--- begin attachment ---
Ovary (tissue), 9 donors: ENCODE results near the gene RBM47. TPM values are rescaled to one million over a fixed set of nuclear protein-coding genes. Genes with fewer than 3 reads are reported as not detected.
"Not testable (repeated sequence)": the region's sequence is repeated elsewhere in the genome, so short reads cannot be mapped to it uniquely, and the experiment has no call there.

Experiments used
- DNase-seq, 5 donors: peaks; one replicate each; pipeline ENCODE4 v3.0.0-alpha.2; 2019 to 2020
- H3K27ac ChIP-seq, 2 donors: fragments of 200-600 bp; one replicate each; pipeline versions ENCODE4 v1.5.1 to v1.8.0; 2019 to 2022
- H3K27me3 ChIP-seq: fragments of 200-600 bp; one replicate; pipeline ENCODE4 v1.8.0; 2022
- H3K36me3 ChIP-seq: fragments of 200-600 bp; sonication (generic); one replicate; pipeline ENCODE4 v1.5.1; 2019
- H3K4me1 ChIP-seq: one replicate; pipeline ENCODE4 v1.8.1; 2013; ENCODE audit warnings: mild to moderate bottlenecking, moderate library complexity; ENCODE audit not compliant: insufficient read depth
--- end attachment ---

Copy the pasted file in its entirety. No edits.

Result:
Ovary (tissue), 9 donors: ENCODE results near the gene RBM47. TPM values are rescaled to one million over a fixed set of nuclear protein-coding genes. Genes with fewer than 3 reads are reported as not detected.
"Not testable (repeated sequence)": the region's sequence is repeated elsewhere in the genome, so short reads cannot be mapped to it uniquely, and the experiment has no call there.

Experiments used
- DNase-seq, 5 donors: peaks; one replicate each; pipeline ENCODE4 v3.0.0-alpha.2; 2019 to 2020
- H3K27ac ChIP-seq, 2 donors: fragments of 200-600 bp; one replicate each; pipeline versions ENCODE4 v1.5.1 to v1.8.0; 2019 to 2022
- H3K27me3 ChIP-seq: fragments of 200-600 bp; one replicate; pipeline ENCODE4 v1.8.0; 2022
- H3K36me3 ChIP-seq: fragments of 200-600 bp; sonication (generic); one replicate; pipeline ENCODE4 v1.5.1; 2019
- H3K4me1 ChIP-seq: one replicate; pipeline ENCODE4 v1.8.1; 2013; ENCODE audit warnings: mild to moderate bottlenecking, moderate library complexity; ENCODE audit not compliant: insufficient read depth